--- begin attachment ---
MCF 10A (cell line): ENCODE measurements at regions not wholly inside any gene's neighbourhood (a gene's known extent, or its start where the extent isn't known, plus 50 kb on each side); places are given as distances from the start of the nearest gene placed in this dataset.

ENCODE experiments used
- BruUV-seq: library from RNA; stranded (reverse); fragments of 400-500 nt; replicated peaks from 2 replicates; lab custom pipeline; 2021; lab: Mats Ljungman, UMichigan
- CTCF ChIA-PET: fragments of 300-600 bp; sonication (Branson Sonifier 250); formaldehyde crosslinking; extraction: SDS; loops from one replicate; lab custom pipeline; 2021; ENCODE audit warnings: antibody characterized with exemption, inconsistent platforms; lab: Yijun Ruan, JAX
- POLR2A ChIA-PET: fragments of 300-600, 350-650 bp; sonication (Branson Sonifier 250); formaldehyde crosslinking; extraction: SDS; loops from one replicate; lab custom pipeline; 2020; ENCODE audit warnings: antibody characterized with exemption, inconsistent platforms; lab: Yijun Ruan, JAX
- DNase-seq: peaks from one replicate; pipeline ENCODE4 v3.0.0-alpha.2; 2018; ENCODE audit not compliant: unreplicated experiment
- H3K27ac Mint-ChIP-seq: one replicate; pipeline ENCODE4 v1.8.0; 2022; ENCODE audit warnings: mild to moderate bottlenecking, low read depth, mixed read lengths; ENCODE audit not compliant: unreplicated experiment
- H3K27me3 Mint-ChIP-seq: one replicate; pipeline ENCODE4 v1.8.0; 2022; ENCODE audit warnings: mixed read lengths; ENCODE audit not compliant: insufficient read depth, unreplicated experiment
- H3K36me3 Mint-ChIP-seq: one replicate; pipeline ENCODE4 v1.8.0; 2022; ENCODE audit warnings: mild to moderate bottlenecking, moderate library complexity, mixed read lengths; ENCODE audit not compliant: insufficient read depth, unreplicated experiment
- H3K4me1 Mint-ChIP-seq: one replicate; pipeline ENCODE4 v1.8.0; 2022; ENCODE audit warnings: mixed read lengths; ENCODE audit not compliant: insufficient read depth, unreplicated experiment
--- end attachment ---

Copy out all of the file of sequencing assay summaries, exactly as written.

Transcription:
MCF 10A (cell line): ENCODE measurements at regions not wholly inside any gene's neighbourhood (a gene's known extent, or its start where the extent isn't known, plus 50 kb on each side); places are given as distances from the start of the nearest gene placed in this dataset.

ENCODE experiments used
- BruUV-seq: library from RNA; stranded (reverse); fragments of 400-500 nt; replicated peaks from 2 replicates; lab custom pipeline; 2021; lab: Mats Ljungman, UMichigan
- CTCF ChIA-PET: fragments of 300-600 bp; sonication (Branson Sonifier 250); formaldehyde crosslinking; extraction: SDS; loops from one replicate; lab custom pipeline; 2021; ENCODE audit warnings: antibody characterized with exemption, inconsistent platforms; lab: Yijun Ruan, JAX
- POLR2A ChIA-PET: fragments of 300-600, 350-650 bp; sonication (Branson Sonifier 250); formaldehyde crosslinking; extraction: SDS; loops from one replicate; lab custom pipeline; 2020; ENCODE audit warnings: antibody characterized with exemption, inconsistent platforms; lab: Yijun Ruan, JAX
- DNase-seq: peaks from one replicate; pipeline ENCODE4 v3.0.0-alpha.2; 2018; ENCODE audit not compliant: unreplicated experiment
- H3K27ac Mint-ChIP-seq: one replicate; pipeline ENCODE4 v1.8.0; 2022; ENCODE audit warnings: mild to moderate bottlenecking, low read depth, mixed read lengths; ENCODE audit not compliant: unreplicated experiment
- H3K27me3 Mint-ChIP-seq: one replicate; pipeline ENCODE4 v1.8.0; 2022; ENCODE audit warnings: mixed read lengths; ENCODE audit not compliant: insufficient read depth, unreplicated experiment
- H3K36me3 Mint-ChIP-seq: one replicate; pipeline ENCODE4 v1.8.0; 2022; ENCODE audit warnings: mild to moderate bottlenecking, moderate library complexity, mixed read lengths; ENCODE audit not compliant: insufficient read depth, unreplicated experiment
- H3K4me1 Mint-ChIP-seq: one replicate; pipeline ENCODE4 v1.8.0; 2022; ENCODE audit warnings: mixed read lengths; ENCODE audit not compliant: insufficient read depth, unreplicated experiment